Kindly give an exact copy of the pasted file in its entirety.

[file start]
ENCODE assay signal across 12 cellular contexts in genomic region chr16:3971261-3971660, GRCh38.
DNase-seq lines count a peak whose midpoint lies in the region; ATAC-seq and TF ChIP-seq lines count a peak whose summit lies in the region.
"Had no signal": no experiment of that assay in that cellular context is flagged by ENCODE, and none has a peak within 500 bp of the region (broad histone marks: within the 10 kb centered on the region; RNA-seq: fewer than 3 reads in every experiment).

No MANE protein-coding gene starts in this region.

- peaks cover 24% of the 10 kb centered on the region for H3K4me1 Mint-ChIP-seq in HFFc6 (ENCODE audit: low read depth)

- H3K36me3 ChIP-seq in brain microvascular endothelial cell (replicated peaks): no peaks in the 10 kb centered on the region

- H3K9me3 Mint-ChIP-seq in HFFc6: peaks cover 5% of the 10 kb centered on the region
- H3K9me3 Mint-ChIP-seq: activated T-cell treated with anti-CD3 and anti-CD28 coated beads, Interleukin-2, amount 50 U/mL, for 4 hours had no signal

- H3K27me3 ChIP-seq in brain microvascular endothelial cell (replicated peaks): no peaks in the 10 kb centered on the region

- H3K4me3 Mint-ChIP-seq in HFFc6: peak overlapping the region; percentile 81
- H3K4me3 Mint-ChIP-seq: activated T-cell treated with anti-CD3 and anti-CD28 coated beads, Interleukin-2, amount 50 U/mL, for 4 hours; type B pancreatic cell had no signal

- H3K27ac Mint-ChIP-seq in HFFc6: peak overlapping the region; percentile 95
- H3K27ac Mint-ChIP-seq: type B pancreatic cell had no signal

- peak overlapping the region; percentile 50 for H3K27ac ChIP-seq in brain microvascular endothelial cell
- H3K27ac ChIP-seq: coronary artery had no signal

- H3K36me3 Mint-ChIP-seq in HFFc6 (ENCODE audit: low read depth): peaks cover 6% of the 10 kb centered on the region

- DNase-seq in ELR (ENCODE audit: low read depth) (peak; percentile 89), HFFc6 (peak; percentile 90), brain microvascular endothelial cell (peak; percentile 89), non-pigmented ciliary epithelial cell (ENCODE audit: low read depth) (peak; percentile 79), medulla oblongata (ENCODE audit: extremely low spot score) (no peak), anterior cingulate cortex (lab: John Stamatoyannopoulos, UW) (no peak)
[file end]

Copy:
ENCODE assay signal across 12 cellular contexts in genomic region chr16:3971261-3971660, GRCh38.
DNase-seq lines count a peak whose midpoint lies in the region; ATAC-seq and TF ChIP-seq lines count a peak whose summit lies in the region.
"Had no signal": no experiment of that assay in that cellular context is flagged by ENCODE, and none has a peak within 500 bp of the region (broad histone marks: within the 10 kb centered on the region; RNA-seq: fewer than 3 reads in every experiment).

No MANE protein-coding gene starts in this region.

- peaks cover 24% of the 10 kb centered on the region for H3K4me1 Mint-ChIP-seq in HFFc6 (ENCODE audit: low read depth)

- H3K36me3 ChIP-seq in brain microvascular endothelial cell (replicated peaks): no peaks in the 10 kb centered on the region

- H3K9me3 Mint-ChIP-seq in HFFc6: peaks cover 5% of the 10 kb centered on the region
- H3K9me3 Mint-ChIP-seq: activated T-cell treated with anti-CD3 and anti-CD28 coated beads, Interleukin-2, amount 50 U/mL, for 4 hours had no signal

- H3K27me3 ChIP-seq in brain microvascular endothelial cell (replicated peaks): no peaks in the 10 kb centered on the region

- H3K4me3 Mint-ChIP-seq in HFFc6: peak overlapping the region; percentile 81
- H3K4me3 Mint-ChIP-seq: activated T-cell treated with anti-CD3 and anti-CD28 coated beads, Interleukin-2, amount 50 U/mL, for 4 hours; type B pancreatic cell had no signal

- H3K27ac Mint-ChIP-seq in HFFc6: peak overlapping the region; percentile 95
- H3K27ac Mint-ChIP-seq: type B pancreatic cell had no signal

- peak overlapping the region; percentile 50 for H3K27ac ChIP-seq in brain microvascular endothelial cell
- H3K27ac ChIP-seq: coronary artery had no signal

- H3K36me3 Mint-ChIP-seq in HFFc6 (ENCODE audit: low read depth): peaks cover 6% of the 10 kb centered on the region

- DNase-seq in ELR (ENCODE audit: low read depth) (peak; percentile 89), HFFc6 (peak; percentile 90), brain microvascular endothelial cell (peak; percentile 89), non-pigmented ciliary epithelial cell (ENCODE audit: low read depth) (peak; percentile 79), medulla oblongata (ENCODE audit: extremely low spot score) (no peak), anterior cingulate cortex (lab: John Stamatoyannopoulos, UW) (no peak)